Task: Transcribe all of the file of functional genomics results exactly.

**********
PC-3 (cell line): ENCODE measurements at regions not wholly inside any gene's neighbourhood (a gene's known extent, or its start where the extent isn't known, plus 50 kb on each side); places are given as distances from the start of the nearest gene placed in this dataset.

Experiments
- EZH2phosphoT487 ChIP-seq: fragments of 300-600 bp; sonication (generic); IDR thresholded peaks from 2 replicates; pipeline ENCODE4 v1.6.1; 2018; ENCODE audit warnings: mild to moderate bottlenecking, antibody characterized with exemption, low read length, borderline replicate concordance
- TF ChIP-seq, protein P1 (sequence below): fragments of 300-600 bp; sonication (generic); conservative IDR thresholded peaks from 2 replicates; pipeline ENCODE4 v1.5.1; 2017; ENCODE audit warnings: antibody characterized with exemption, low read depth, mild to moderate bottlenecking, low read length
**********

PC-3 (cell line): ENCODE measurements at regions not wholly inside any gene's neighbourhood (a gene's known extent, or its start where the extent isn't known, plus 50 kb on each side); places are given as distances from the start of the nearest gene placed in this dataset.

Experiments
- EZH2phosphoT487 ChIP-seq: fragments of 300-600 bp; sonication (generic); IDR thresholded peaks from 2 replicates; pipeline ENCODE4 v1.6.1; 2018; ENCODE audit warnings: mild to moderate bottlenecking, antibody characterized with exemption, low read length, borderline replicate concordance
- TF ChIP-seq, protein P1 (sequence below): fragments of 300-600 bp; sonication (generic); conservative IDR thresholded peaks from 2 replicates; pipeline ENCODE4 v1.5.1; 2017; ENCODE audit warnings: antibody characterized with exemption, low read depth, mild to moderate bottlenecking, low read length